Tell the Library Trustees That You Support Preserving the Lewis and Clark Branch Library
The plight of North County’s landmark Lewis and Clark Branch Library (depicted above in All Along Press‘ stunning design soon to be featured on one of our T-shirts) is dire. The St. Louis County Library Board of Trustees has circled its rhetorical wagons around demolition of the Frederick Dunn-designed building, completed in 1963.
Meanwhile, the Lewis and Clark Branch Library has garnered national attention in the last two months. In October, Next City placed the library on a list of significant endangered or demolished modernist buildings following an article by Modern STL President Michael R. Allen on Chicago’s under-demolition Prentice Hospital. Then the December issue of Metropolis Magazine included Lewis and Clark in an article on modernist buildings worth preservation. The article included a quote from Modern STL board member Lindsey Derrington.
National press ranking Lewis and Clark among landmarks designed by Richard Neutra, Bertrand Goldberg, A. Quincy Jones and Eero Saarinen caught local attention. Still the Trustees of the St. Louis County Library press to tear down Lewis and Clark. In the minutes of the September 2013 meeting of the Board of Trustees is this section:
Regarding Lewis and Clark, the Administration is working with Landmark and the architects at KAI on programming the new building. It is our plan to build a new and bigger branch that will better meet the needs of the patrons as well as the community. We plan to save the stained glass windows and incorporate them into the new building in a prominent location.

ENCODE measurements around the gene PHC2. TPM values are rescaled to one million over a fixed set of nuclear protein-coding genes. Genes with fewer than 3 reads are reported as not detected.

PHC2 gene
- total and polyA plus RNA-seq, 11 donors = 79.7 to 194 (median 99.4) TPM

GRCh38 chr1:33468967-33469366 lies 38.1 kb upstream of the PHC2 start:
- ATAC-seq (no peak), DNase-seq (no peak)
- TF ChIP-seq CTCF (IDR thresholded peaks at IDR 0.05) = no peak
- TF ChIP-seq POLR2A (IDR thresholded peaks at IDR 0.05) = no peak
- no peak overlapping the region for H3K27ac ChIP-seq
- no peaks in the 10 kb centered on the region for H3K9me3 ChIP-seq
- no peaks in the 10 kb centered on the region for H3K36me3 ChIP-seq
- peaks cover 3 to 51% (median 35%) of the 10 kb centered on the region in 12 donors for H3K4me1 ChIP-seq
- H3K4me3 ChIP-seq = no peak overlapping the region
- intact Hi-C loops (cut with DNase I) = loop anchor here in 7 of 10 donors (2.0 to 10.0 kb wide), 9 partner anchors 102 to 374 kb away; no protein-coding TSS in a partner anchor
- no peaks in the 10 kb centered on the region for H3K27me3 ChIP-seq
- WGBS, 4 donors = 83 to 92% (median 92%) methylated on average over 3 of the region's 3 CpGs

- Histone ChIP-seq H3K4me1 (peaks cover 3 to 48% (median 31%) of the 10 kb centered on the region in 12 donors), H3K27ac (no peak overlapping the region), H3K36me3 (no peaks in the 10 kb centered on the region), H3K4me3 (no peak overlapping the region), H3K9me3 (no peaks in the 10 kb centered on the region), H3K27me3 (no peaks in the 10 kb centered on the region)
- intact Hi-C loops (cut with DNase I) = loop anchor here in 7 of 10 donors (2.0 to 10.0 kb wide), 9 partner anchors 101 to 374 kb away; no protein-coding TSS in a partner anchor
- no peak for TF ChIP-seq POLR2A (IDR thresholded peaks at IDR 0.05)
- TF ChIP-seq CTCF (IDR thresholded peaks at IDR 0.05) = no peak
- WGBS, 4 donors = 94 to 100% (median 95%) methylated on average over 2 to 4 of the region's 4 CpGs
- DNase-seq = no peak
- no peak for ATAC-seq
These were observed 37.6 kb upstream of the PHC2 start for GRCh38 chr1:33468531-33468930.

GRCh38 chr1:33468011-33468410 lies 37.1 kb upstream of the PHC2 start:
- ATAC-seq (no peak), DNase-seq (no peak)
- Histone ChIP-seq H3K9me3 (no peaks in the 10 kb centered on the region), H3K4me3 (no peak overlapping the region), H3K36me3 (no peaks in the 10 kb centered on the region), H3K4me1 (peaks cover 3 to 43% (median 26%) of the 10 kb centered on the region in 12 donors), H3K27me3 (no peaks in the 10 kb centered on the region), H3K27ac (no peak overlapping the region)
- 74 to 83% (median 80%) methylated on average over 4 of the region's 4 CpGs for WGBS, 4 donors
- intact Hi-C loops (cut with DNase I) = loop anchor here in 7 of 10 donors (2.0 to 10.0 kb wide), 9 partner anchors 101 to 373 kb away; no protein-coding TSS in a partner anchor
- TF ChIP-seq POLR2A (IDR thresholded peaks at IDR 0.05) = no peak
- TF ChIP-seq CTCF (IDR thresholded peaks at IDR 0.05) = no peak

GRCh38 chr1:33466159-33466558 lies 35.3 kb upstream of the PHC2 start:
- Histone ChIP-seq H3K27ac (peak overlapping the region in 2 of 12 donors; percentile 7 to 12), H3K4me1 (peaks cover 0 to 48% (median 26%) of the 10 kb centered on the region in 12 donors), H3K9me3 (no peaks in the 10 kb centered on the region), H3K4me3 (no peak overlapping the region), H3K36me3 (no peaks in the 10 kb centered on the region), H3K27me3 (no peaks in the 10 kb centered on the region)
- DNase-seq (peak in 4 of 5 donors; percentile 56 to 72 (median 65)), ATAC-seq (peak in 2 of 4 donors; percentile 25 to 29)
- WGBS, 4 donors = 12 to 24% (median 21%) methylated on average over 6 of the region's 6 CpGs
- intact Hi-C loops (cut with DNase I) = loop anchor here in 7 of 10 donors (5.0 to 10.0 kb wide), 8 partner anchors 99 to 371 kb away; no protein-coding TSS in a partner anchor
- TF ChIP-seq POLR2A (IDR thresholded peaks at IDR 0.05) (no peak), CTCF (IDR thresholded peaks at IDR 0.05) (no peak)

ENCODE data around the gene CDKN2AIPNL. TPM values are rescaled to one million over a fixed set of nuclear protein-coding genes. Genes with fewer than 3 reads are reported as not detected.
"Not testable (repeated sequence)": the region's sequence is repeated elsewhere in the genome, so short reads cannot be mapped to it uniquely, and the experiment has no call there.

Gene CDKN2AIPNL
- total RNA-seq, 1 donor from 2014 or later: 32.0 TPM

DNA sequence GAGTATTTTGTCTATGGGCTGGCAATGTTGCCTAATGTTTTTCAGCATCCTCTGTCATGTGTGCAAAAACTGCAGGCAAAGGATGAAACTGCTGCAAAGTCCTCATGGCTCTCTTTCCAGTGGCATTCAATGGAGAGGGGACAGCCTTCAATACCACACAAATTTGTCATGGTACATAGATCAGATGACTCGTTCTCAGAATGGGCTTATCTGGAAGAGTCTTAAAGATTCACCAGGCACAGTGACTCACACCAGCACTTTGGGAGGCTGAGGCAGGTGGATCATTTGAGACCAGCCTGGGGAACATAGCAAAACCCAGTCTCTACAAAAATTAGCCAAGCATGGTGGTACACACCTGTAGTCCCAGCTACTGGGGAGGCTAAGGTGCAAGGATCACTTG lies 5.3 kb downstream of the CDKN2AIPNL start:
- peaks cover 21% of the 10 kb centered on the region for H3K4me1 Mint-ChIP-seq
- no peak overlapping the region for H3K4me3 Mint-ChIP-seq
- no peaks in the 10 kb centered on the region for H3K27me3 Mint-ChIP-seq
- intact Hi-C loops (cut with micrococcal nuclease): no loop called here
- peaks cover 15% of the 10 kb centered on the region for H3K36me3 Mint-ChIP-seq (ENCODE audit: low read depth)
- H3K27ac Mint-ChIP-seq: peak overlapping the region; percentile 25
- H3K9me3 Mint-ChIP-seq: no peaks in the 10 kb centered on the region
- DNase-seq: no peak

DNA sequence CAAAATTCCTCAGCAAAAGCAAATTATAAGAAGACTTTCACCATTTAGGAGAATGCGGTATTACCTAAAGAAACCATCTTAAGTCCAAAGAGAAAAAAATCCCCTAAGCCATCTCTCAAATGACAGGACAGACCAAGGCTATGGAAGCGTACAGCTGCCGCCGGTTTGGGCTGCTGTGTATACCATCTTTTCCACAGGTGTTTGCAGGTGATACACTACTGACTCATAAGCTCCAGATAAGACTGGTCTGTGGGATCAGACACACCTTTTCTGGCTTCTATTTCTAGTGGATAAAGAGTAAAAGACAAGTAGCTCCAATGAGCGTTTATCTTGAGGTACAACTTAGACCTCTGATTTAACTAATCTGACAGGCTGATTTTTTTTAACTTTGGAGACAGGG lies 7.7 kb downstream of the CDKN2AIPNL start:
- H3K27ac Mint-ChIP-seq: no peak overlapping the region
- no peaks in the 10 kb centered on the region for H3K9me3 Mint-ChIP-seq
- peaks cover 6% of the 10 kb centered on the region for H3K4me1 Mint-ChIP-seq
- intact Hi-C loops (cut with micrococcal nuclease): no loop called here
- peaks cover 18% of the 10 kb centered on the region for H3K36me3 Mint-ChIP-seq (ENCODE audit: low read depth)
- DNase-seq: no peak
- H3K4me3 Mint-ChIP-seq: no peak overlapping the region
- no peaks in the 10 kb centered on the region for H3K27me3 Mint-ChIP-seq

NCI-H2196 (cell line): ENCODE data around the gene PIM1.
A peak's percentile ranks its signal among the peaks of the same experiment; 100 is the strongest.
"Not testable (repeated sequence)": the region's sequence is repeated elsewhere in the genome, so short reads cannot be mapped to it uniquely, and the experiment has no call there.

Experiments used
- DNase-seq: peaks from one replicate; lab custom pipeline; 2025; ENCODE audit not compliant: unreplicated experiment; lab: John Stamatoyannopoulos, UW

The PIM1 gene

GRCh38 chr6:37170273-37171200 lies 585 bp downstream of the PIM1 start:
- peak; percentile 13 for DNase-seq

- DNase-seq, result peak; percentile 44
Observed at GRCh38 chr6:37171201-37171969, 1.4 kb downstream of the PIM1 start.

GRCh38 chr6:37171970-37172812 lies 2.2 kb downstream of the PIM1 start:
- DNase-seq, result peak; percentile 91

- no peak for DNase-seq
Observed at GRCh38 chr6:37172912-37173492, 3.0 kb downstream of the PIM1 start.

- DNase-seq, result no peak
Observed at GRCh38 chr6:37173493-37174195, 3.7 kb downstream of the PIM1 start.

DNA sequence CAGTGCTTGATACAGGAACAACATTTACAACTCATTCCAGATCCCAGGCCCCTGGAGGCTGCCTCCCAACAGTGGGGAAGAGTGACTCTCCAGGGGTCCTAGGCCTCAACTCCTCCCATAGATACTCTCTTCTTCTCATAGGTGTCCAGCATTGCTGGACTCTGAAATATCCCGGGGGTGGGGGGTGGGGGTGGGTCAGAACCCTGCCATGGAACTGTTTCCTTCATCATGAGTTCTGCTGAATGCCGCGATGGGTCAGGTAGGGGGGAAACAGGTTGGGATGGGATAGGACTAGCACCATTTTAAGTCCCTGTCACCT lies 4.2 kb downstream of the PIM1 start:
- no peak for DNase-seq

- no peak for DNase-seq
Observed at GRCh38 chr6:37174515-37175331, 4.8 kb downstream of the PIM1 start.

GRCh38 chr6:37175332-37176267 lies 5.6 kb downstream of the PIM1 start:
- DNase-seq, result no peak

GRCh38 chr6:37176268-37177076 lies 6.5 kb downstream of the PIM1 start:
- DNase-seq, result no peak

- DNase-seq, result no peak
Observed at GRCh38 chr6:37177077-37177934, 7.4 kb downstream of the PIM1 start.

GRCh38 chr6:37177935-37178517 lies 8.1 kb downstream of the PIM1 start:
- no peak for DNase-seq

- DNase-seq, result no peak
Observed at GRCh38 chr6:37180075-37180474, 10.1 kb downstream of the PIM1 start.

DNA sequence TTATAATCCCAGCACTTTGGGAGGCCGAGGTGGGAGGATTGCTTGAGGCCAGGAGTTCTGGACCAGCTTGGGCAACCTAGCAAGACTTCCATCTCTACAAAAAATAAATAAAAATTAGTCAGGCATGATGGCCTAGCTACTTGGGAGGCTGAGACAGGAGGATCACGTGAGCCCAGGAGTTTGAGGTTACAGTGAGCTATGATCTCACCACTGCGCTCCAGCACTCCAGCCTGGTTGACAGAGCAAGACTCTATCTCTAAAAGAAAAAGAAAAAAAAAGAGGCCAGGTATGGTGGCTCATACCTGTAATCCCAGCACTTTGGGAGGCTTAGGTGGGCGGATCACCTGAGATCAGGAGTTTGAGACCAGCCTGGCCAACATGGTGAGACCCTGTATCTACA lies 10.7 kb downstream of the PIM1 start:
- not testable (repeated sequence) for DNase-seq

Modern STL and preservationists oppose removal of the Emil Frei Art Glass Company windows, because they are integral to the building’s overall design — which is significant for a lot more than its distinctive windows.
According to minutes from the July meeting, KAI (working with Perkins & Will of Chicago) started design work on Lewis and Clark in early August. Details on where the new library building will be built are not public yet, although the Library has retained Centrex Strategies to provide public relations services for the facilities projects. For the Meramec Valley and Tesson Ferry branches, the Library has purchased new sites. A new Lewis and Clark Branch Library need not entail demolition of the old, it seems.
Modern STL offered former Library Director Charles Pace assistance in finding a compromise that would balance the system’s needs with preservation concern. We renew that offer to his successor, Kristen Sorth, and the Trustees.
As we await news of the Library’s plans, we ask supporters of the building to take a small step toward its preservation.
TIME TO ACT: Send a copy of the following letter directly to the Board of Trustees of the St. Louis County Library. We especially urge patrons of the County Library system to sound off — even if you do not use the Lewis and Clark Branch, you are a stakeholder of the system and the Trustees’ ultimate decision represents your library system.
Here’s the letter as a PDF.
If you receive a response, let us know in the comments section below!
New ICONS Designs Coming Your Way Soon!